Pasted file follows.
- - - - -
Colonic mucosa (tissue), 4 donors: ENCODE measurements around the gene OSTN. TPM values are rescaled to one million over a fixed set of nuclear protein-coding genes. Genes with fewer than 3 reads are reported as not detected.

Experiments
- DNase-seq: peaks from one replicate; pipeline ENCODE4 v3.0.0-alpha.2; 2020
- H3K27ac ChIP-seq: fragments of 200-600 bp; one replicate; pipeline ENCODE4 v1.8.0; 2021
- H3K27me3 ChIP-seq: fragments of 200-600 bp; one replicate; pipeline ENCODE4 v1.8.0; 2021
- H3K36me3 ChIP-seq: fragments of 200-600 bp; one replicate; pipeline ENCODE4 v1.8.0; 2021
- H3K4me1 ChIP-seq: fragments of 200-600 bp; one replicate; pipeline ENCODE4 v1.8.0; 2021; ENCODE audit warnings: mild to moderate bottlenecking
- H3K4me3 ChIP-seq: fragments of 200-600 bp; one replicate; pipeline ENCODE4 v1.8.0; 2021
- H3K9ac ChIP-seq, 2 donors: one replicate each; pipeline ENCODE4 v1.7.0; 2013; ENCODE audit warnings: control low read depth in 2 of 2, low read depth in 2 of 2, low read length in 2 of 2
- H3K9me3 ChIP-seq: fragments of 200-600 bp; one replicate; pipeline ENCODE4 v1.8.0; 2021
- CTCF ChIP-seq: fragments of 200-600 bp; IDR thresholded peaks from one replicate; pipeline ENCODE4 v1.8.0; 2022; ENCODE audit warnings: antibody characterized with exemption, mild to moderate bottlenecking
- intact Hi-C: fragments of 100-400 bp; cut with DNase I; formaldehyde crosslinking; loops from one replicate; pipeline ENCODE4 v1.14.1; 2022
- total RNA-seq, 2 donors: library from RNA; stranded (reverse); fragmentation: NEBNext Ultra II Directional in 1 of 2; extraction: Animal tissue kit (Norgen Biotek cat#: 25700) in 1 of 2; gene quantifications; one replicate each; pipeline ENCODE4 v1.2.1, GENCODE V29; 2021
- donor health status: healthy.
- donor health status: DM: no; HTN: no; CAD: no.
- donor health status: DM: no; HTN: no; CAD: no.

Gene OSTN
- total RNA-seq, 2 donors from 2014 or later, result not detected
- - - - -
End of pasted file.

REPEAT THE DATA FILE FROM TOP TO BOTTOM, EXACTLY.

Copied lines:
Colonic mucosa (tissue), 4 donors: ENCODE measurements around the gene OSTN. TPM values are rescaled to one million over a fixed set of nuclear protein-coding genes. Genes with fewer than 3 reads are reported as not detected.

Experiments
- DNase-seq: peaks from one replicate; pipeline ENCODE4 v3.0.0-alpha.2; 2020
- H3K27ac ChIP-seq: fragments of 200-600 bp; one replicate; pipeline ENCODE4 v1.8.0; 2021
- H3K27me3 ChIP-seq: fragments of 200-600 bp; one replicate; pipeline ENCODE4 v1.8.0; 2021
- H3K36me3 ChIP-seq: fragments of 200-600 bp; one replicate; pipeline ENCODE4 v1.8.0; 2021
- H3K4me1 ChIP-seq: fragments of 200-600 bp; one replicate; pipeline ENCODE4 v1.8.0; 2021; ENCODE audit warnings: mild to moderate bottlenecking
- H3K4me3 ChIP-seq: fragments of 200-600 bp; one replicate; pipeline ENCODE4 v1.8.0; 2021
- H3K9ac ChIP-seq, 2 donors: one replicate each; pipeline ENCODE4 v1.7.0; 2013; ENCODE audit warnings: control low read depth in 2 of 2, low read depth in 2 of 2, low read length in 2 of 2
- H3K9me3 ChIP-seq: fragments of 200-600 bp; one replicate; pipeline ENCODE4 v1.8.0; 2021
- CTCF ChIP-seq: fragments of 200-600 bp; IDR thresholded peaks from one replicate; pipeline ENCODE4 v1.8.0; 2022; ENCODE audit warnings: antibody characterized with exemption, mild to moderate bottlenecking
- intact Hi-C: fragments of 100-400 bp; cut with DNase I; formaldehyde crosslinking; loops from one replicate; pipeline ENCODE4 v1.14.1; 2022
- total RNA-seq, 2 donors: library from RNA; stranded (reverse); fragmentation: NEBNext Ultra II Directional in 1 of 2; extraction: Animal tissue kit (Norgen Biotek cat#: 25700) in 1 of 2; gene quantifications; one replicate each; pipeline ENCODE4 v1.2.1, GENCODE V29; 2021
- donor health status: healthy.
- donor health status: DM: no; HTN: no; CAD: no.
- donor health status: DM: no; HTN: no; CAD: no.

Gene OSTN
- total RNA-seq, 2 donors from 2014 or later, result not detected